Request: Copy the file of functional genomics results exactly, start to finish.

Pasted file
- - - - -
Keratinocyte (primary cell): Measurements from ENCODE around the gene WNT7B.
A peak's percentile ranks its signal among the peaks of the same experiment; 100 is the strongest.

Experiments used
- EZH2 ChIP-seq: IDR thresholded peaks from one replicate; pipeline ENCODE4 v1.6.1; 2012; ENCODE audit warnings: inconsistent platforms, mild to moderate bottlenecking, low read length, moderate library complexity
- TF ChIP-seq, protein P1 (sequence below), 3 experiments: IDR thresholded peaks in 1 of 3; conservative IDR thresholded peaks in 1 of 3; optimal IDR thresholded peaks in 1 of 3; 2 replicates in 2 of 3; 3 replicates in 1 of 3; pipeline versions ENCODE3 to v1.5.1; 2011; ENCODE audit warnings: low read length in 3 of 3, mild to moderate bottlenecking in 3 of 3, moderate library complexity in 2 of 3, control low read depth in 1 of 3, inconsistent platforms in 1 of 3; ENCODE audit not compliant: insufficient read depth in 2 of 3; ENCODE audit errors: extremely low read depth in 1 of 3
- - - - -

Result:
Keratinocyte (primary cell): Measurements from ENCODE around the gene WNT7B.
A peak's percentile ranks its signal among the peaks of the same experiment; 100 is the strongest.

Experiments used
- EZH2 ChIP-seq: IDR thresholded peaks from one replicate; pipeline ENCODE4 v1.6.1; 2012; ENCODE audit warnings: inconsistent platforms, mild to moderate bottlenecking, low read length, moderate library complexity
- TF ChIP-seq, protein P1 (sequence below), 3 experiments: IDR thresholded peaks in 1 of 3; conservative IDR thresholded peaks in 1 of 3; optimal IDR thresholded peaks in 1 of 3; 2 replicates in 2 of 3; 3 replicates in 1 of 3; pipeline versions ENCODE3 to v1.5.1; 2011; ENCODE audit warnings: low read length in 3 of 3, mild to moderate bottlenecking in 3 of 3, moderate library complexity in 2 of 3, control low read depth in 1 of 3, inconsistent platforms in 1 of 3; ENCODE audit not compliant: insufficient read depth in 2 of 3; ENCODE audit errors: extremely low read depth in 1 of 3